|Publication Type:||Journal Article|
|Year of Publication:||2012|
|Authors:||UDDIN, MR, LI, X, WON, OJ, PARK, SU, PYON, JY|
|Keywords:||Aeschynomene, Aeschynomene indica, allelopathy, auxin, Fagopyrum, Fagopyrum tataricum, growth media, hairy root, phenolic compounds, Setaria, Setaria viridis, Tartary buckwheat, weeds|
Uddin MR, Li X, Won OJ, Park SU & Pyon JY (2011). Herbicidal activity of phenolic compounds from hairy root cultures of Fagopyrum tataricum. Weed Research 52, 25–33.Summary The hairy root of Fagopyrum tataricum (Tartary buckwheat) has been shown to produce allelochemicals that have herbicidal activity. The hairy root culture technique has been previously employed with F. tataricum to isolate several phenolic compounds. The purpose of this study was firstly to optimise the hairy root culture of F. tataricum using different growth media, supplemented with varying concentrations (0.1–1.0 mg L−1) of auxin, for phenolic compound production and secondly to evaluate the phenolic compounds for herbicidal activity to different weed species both in growth chamber and in glasshouse studies. The results suggest that hairy roots grown in half-strength Schenk and Hildebrandt medium showed the highest levels of growth (10.8 g L−1) and the maximal production of gallic acid, chlorogenic acid and rutin. Among the different auxin treatments, indole-3-butyric acid at 0.5 mg L−1 produced 24% more hairy root mass than the control. Hairy root extracts of F. tataricum suppressed germination and shoot and root growth in tested weeds, with the grass weed species showing greater susceptibility than the broad-leaved weed species in a growth chamber bioassay. In the glasshouse experiments, post-emergence application of the extract on 21-day-old seedlings had a greater inhibitory effect than the pre-emergence application of hairy root extract. Setaria viridis and Aeschynomene indica were the most susceptible species among grass and broad-leaved weed species, respectively. This study demonstrated that hairy root extract of F. tataricum contained allelopathic compounds and that their phytotoxicity varied with weed species.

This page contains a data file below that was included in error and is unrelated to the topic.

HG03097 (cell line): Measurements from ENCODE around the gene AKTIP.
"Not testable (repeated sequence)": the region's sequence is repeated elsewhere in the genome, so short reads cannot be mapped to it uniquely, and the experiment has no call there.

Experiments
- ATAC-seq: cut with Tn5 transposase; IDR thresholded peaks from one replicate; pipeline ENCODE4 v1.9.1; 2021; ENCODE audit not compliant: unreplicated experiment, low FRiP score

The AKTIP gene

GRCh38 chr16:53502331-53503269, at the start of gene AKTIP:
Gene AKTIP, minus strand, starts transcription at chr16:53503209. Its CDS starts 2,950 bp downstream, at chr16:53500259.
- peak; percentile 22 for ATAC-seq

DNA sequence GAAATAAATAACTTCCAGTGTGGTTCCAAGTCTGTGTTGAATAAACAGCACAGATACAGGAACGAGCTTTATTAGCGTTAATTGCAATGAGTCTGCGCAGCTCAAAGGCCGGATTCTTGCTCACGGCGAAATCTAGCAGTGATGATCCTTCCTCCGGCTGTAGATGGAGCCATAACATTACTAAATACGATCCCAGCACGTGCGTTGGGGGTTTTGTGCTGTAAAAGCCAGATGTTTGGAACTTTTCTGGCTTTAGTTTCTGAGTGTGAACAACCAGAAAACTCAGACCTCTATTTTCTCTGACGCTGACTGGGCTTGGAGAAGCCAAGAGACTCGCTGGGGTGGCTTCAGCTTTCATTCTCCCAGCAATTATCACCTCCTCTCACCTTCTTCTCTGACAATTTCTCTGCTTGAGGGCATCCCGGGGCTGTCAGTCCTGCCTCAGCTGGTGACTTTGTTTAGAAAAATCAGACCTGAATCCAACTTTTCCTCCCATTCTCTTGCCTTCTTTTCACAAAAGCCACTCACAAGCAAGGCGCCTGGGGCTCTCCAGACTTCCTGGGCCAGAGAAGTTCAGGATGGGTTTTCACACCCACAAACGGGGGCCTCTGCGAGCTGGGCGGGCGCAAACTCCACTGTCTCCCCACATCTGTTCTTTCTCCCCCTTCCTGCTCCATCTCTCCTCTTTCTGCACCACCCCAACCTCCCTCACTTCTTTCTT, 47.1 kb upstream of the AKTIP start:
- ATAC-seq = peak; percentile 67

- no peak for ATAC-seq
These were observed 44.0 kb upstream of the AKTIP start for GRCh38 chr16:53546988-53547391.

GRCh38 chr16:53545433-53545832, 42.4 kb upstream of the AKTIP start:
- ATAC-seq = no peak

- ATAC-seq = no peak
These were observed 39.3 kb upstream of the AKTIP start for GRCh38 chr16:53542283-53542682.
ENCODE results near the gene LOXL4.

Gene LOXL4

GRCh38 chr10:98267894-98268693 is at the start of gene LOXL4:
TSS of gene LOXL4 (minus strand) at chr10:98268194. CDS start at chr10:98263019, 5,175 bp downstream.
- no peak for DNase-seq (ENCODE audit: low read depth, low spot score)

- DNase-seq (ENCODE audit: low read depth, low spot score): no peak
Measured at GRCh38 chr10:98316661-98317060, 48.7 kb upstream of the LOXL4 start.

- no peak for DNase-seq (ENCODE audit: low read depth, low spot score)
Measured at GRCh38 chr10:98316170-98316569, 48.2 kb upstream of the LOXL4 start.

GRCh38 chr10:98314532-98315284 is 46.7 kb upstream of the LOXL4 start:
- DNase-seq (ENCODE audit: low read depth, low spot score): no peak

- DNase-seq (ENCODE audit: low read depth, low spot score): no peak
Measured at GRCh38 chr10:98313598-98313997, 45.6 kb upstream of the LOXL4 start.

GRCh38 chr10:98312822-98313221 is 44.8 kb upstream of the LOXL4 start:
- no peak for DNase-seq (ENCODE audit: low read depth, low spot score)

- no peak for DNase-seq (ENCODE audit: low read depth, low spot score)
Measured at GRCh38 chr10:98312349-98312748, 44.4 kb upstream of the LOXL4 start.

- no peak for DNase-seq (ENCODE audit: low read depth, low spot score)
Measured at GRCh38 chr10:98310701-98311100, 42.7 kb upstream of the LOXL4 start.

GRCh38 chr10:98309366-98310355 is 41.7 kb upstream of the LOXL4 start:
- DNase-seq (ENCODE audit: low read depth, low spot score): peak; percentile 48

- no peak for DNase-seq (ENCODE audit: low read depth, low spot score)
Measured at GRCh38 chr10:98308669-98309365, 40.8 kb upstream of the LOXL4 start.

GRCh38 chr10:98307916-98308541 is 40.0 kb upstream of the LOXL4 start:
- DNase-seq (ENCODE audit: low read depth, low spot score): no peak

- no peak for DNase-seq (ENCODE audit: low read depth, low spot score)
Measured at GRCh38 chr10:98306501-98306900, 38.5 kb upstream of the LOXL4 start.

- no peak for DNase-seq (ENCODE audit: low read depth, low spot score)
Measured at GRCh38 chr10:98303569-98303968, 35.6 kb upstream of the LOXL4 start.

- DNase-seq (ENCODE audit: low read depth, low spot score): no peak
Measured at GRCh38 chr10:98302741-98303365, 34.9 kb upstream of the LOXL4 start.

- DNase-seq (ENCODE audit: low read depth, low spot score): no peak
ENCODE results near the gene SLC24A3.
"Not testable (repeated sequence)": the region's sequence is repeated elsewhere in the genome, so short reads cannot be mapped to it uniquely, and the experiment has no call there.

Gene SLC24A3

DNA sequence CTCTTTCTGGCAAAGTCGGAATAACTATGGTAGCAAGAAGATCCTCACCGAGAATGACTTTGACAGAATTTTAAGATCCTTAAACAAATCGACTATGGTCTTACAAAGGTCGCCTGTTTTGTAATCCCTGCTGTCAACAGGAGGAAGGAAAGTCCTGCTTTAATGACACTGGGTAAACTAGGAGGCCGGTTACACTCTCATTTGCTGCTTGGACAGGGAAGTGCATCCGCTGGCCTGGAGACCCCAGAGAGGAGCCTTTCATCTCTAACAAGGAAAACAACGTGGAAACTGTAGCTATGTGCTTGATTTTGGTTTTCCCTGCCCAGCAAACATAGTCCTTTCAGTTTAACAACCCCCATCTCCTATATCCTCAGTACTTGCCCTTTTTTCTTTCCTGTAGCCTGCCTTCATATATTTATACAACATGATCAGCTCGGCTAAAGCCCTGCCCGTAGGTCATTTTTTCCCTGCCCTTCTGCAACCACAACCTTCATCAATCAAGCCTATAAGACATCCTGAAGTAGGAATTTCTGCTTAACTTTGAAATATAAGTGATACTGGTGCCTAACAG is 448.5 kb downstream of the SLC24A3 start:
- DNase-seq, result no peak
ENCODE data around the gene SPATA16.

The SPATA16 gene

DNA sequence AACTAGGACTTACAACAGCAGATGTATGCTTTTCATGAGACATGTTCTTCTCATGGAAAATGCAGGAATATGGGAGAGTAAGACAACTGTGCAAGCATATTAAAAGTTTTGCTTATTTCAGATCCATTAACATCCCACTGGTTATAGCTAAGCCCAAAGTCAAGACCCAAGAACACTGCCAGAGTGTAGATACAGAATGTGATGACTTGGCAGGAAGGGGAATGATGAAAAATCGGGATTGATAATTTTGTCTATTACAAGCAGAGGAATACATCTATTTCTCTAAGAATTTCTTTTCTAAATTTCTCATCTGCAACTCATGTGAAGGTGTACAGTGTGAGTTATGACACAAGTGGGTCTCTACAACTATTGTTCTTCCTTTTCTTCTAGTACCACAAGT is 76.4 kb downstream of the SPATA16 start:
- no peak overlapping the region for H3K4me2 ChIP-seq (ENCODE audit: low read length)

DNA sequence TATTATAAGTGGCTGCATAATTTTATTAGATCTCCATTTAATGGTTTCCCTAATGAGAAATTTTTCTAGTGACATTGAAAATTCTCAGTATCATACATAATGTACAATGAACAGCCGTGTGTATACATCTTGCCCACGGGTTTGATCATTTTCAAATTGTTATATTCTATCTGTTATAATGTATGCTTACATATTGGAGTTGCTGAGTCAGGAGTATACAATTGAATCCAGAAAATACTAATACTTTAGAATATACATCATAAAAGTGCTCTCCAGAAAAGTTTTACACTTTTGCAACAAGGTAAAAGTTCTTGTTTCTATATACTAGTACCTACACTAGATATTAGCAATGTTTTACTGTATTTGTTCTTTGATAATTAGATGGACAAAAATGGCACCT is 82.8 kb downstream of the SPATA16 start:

|Short Title:||Weed Research|